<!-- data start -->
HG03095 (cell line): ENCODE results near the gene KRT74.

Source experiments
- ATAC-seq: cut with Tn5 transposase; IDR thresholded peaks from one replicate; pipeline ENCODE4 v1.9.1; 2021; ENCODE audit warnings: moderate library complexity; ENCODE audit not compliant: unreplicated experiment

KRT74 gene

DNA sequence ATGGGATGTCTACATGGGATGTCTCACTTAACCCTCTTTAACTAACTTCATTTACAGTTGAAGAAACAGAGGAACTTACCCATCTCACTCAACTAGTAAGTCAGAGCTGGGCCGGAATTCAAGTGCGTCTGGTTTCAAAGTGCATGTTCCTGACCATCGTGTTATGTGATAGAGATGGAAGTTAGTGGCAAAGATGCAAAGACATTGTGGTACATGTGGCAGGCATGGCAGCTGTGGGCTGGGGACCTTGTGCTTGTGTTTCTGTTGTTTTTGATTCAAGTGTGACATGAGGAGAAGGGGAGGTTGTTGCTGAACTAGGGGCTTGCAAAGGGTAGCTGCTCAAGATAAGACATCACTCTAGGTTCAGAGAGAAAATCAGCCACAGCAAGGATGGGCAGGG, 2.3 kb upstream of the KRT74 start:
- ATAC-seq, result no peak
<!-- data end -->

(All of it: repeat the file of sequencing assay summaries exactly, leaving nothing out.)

HG03095 (cell line): ENCODE results near the gene KRT74.

Source experiments
- ATAC-seq: cut with Tn5 transposase; IDR thresholded peaks from one replicate; pipeline ENCODE4 v1.9.1; 2021; ENCODE audit warnings: moderate library complexity; ENCODE audit not compliant: unreplicated experiment

KRT74 gene

DNA sequence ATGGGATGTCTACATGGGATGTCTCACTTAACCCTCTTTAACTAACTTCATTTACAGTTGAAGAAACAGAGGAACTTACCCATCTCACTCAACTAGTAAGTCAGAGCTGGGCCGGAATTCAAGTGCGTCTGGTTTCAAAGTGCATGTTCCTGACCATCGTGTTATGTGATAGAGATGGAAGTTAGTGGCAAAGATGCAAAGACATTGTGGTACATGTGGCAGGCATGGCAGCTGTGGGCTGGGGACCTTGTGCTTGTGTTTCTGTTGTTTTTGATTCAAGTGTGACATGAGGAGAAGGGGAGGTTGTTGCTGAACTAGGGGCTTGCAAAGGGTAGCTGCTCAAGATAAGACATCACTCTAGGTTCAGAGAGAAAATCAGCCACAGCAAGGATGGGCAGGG, 2.3 kb upstream of the KRT74 start:
- ATAC-seq, result no peak